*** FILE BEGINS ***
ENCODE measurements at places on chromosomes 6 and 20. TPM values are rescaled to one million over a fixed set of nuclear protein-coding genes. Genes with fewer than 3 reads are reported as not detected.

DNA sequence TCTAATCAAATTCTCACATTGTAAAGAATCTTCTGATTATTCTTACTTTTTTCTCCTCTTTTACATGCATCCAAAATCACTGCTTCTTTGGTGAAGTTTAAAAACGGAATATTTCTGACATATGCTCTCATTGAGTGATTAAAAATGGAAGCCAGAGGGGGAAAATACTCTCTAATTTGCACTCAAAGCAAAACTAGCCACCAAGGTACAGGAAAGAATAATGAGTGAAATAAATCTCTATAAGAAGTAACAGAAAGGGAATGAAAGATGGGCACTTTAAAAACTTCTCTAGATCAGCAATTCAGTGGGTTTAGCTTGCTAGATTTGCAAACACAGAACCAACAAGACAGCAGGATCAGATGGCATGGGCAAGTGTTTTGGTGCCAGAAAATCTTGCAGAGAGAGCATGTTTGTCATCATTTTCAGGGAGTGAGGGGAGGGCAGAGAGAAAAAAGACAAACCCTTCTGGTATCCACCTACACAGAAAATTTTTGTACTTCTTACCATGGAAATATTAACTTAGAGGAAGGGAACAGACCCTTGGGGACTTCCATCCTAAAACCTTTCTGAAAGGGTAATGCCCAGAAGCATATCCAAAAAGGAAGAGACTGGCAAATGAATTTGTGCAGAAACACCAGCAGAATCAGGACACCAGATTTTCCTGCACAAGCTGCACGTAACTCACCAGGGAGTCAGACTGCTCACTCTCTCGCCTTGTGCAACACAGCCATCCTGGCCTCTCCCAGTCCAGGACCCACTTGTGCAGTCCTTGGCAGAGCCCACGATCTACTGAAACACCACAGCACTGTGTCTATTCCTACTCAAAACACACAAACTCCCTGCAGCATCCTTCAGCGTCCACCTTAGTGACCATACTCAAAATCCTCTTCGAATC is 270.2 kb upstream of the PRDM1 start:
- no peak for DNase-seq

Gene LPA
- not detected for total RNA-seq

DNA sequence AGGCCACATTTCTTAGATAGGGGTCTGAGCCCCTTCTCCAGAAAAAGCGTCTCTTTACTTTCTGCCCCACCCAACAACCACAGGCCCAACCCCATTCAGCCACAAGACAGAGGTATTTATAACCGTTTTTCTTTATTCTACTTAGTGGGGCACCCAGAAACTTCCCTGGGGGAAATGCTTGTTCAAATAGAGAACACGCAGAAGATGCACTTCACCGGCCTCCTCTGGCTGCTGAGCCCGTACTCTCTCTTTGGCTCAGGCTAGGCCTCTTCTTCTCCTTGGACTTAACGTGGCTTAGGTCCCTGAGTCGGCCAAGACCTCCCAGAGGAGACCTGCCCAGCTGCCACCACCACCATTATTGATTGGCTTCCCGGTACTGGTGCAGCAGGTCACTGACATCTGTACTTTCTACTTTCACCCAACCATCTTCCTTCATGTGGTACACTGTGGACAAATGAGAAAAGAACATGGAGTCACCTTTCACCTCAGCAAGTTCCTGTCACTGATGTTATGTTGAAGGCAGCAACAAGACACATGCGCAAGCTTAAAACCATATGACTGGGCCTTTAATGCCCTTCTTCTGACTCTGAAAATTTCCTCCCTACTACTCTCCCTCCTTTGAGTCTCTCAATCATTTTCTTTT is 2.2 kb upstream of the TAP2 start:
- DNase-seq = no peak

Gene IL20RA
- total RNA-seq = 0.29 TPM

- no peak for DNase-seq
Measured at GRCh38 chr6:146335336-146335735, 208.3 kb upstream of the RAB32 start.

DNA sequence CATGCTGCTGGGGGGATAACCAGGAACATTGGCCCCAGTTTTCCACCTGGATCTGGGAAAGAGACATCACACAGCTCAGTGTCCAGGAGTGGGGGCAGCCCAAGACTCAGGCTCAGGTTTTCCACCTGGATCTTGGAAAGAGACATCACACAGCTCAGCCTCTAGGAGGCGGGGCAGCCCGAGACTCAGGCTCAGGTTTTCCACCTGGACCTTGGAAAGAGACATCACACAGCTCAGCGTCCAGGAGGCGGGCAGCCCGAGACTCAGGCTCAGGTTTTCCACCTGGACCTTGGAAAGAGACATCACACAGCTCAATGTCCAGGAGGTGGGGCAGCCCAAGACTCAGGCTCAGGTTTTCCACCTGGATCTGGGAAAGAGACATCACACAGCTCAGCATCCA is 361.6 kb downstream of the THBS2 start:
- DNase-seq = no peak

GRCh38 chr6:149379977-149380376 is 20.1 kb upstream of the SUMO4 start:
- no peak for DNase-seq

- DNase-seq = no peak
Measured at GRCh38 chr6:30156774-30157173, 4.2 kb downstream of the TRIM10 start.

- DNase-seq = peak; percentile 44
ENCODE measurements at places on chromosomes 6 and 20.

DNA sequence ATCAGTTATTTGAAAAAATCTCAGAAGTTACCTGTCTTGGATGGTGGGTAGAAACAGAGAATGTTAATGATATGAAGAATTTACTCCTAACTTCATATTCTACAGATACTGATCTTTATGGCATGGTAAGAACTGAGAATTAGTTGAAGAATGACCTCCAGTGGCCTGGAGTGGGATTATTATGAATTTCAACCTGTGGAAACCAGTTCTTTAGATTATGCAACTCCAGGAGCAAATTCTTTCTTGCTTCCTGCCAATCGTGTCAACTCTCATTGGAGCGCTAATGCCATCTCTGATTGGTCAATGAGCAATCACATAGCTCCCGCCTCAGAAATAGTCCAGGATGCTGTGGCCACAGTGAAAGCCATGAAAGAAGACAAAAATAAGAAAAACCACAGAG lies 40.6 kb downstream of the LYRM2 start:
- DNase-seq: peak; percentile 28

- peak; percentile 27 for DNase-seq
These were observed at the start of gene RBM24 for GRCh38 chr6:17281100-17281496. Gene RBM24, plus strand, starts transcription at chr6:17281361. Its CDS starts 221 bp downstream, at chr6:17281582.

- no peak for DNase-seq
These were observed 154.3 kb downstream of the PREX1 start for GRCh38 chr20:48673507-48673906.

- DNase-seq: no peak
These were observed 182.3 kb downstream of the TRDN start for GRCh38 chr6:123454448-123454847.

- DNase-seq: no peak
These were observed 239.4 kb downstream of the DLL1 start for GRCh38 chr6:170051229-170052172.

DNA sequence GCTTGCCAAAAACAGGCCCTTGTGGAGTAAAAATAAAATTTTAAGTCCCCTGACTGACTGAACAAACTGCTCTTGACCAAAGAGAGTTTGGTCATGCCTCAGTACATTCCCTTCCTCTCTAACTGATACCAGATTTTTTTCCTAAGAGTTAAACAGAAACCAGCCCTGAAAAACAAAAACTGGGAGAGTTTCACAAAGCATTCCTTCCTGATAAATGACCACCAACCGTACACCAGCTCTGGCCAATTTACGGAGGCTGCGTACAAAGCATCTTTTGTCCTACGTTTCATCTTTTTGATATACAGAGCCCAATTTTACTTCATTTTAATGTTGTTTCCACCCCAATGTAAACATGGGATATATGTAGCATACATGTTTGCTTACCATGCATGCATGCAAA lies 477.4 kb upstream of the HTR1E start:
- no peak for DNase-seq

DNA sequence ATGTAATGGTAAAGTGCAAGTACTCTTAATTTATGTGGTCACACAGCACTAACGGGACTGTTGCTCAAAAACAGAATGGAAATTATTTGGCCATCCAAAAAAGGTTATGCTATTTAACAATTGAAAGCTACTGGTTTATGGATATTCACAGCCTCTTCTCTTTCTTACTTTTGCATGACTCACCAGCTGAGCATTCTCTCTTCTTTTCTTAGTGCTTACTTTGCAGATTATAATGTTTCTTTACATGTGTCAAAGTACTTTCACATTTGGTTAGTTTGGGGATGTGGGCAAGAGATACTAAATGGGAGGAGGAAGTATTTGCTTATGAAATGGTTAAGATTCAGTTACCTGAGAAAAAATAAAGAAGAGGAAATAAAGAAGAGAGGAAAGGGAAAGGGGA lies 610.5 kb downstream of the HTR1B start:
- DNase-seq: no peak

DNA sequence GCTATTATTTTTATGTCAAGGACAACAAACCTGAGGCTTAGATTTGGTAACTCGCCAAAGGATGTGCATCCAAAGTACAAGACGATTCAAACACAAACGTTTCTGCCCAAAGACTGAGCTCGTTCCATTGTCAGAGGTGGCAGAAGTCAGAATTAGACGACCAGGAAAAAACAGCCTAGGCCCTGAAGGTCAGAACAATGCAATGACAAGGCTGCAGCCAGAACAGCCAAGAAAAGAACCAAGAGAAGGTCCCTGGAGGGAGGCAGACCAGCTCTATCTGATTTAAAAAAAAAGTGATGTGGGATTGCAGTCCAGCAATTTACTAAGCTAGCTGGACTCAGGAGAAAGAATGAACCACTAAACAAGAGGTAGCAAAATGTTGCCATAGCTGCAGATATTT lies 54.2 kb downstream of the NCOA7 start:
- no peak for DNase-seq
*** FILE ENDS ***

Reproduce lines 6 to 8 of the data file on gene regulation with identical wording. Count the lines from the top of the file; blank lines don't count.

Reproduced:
DNA sequence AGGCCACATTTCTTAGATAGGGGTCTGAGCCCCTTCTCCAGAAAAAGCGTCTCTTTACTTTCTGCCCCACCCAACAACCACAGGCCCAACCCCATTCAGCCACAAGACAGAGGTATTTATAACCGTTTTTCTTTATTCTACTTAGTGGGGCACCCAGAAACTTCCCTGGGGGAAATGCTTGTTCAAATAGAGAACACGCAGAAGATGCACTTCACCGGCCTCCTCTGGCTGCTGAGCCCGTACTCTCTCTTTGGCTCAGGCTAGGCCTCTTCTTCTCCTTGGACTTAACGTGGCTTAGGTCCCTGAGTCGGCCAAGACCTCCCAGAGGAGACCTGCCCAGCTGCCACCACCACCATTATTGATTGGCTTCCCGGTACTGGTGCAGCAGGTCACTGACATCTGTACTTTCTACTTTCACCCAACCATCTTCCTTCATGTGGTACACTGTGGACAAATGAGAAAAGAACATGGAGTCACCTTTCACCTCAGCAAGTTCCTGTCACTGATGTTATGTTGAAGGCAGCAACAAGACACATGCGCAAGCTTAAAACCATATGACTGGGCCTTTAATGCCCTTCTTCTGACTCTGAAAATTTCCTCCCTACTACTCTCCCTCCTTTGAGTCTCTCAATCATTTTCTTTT is 2.2 kb upstream of the TAP2 start:
- DNase-seq = no peak

Gene IL20RA